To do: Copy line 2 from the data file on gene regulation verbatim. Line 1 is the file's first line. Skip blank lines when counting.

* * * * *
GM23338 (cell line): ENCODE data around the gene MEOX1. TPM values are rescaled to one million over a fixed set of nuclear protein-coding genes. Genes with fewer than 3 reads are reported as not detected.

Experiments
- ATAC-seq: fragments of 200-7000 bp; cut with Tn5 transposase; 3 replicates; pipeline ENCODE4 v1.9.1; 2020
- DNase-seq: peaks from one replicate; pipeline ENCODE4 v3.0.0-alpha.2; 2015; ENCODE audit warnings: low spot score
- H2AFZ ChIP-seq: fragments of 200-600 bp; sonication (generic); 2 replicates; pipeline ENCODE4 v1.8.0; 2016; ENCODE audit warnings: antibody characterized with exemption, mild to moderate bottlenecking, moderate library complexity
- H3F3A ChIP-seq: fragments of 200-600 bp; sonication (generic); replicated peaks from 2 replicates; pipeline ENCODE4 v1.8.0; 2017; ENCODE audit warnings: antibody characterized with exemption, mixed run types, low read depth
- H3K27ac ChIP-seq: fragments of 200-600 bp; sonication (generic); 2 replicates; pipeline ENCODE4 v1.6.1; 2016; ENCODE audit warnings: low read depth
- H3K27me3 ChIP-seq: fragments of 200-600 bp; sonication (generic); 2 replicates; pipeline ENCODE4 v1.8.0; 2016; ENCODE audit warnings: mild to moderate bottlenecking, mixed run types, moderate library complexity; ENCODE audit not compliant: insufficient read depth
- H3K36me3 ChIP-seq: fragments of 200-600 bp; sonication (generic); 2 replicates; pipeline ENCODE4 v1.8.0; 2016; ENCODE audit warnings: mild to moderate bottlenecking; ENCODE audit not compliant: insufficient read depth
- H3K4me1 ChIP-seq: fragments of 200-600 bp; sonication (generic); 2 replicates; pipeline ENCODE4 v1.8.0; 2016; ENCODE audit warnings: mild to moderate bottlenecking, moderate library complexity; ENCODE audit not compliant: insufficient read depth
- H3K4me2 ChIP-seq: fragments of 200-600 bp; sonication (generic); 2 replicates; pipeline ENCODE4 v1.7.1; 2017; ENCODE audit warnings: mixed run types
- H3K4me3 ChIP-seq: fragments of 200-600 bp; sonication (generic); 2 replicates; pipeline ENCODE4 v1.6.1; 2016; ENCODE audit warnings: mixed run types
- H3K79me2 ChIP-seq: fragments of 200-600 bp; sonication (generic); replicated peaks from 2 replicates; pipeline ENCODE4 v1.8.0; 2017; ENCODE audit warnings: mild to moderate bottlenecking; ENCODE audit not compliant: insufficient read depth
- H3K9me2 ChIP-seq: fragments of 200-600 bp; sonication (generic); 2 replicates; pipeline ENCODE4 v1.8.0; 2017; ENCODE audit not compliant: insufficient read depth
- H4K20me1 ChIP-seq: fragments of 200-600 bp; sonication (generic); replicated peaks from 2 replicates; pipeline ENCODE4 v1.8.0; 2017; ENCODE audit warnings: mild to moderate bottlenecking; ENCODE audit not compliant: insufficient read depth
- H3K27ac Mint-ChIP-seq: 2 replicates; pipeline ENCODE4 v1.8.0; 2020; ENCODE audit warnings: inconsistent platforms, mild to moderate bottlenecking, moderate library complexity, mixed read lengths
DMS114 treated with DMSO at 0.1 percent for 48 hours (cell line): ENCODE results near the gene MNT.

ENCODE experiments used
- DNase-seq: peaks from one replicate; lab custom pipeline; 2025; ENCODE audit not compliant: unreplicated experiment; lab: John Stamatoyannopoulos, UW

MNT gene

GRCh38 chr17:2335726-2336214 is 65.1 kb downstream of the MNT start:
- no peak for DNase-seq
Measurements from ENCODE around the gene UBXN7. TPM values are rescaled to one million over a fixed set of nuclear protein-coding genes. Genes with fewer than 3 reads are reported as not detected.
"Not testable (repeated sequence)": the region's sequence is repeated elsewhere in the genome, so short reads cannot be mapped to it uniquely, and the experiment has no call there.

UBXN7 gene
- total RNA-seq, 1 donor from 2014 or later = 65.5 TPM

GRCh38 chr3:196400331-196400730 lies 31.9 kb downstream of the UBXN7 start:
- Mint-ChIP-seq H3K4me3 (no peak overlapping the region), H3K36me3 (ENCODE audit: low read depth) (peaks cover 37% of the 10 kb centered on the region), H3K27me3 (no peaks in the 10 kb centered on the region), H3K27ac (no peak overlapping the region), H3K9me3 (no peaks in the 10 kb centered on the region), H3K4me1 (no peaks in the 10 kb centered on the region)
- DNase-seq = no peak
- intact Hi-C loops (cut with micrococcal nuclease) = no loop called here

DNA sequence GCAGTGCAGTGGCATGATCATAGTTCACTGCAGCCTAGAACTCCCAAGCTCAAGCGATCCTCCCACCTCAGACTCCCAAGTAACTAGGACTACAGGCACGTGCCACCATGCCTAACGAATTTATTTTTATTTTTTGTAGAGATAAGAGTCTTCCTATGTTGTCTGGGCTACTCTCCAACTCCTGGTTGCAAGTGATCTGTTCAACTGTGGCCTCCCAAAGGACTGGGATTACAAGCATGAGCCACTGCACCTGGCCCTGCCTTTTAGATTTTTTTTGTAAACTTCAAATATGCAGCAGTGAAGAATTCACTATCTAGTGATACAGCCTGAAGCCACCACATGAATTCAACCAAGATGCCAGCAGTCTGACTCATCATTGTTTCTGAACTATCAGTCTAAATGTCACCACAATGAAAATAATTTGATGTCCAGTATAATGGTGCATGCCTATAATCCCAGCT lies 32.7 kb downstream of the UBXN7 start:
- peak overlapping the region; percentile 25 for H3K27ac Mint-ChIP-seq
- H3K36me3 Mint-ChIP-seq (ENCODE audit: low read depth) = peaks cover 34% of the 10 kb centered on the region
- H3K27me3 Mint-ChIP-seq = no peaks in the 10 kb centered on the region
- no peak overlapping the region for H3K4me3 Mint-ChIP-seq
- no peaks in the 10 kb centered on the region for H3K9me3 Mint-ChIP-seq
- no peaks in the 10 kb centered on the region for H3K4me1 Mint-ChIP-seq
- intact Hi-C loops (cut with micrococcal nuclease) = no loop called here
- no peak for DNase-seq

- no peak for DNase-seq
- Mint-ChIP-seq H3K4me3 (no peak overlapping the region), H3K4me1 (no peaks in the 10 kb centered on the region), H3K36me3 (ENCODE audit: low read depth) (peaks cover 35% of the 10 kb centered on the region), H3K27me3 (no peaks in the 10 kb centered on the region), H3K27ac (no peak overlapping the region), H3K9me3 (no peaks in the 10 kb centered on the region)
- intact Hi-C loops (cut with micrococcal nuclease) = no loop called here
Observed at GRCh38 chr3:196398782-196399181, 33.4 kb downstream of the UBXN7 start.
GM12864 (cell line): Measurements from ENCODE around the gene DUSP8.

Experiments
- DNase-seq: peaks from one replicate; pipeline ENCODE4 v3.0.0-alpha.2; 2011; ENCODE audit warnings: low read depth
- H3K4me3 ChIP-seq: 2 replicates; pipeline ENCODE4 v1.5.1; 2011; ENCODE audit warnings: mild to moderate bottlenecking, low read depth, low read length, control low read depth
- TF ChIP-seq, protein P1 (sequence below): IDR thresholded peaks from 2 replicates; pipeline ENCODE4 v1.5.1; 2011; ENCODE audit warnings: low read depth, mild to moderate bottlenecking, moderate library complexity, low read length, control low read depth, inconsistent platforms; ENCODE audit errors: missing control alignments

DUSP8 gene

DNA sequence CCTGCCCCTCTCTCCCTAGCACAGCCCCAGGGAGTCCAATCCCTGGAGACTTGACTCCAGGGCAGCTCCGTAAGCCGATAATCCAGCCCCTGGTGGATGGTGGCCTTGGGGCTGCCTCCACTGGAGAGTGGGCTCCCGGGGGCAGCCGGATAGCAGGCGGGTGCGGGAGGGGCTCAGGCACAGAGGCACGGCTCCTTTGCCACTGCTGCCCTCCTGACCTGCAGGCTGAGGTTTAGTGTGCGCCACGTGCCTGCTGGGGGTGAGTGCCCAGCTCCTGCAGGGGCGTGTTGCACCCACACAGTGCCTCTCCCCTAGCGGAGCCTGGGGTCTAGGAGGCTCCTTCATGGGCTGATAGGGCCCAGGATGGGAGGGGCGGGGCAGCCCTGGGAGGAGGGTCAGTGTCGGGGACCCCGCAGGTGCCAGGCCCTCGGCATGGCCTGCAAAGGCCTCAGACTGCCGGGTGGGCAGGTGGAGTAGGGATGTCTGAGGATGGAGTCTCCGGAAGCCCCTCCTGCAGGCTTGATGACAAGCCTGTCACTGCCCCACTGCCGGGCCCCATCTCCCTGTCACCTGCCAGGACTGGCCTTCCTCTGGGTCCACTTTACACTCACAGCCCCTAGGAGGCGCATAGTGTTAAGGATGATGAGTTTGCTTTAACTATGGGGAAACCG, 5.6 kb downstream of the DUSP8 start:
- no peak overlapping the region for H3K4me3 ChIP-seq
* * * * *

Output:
Experiments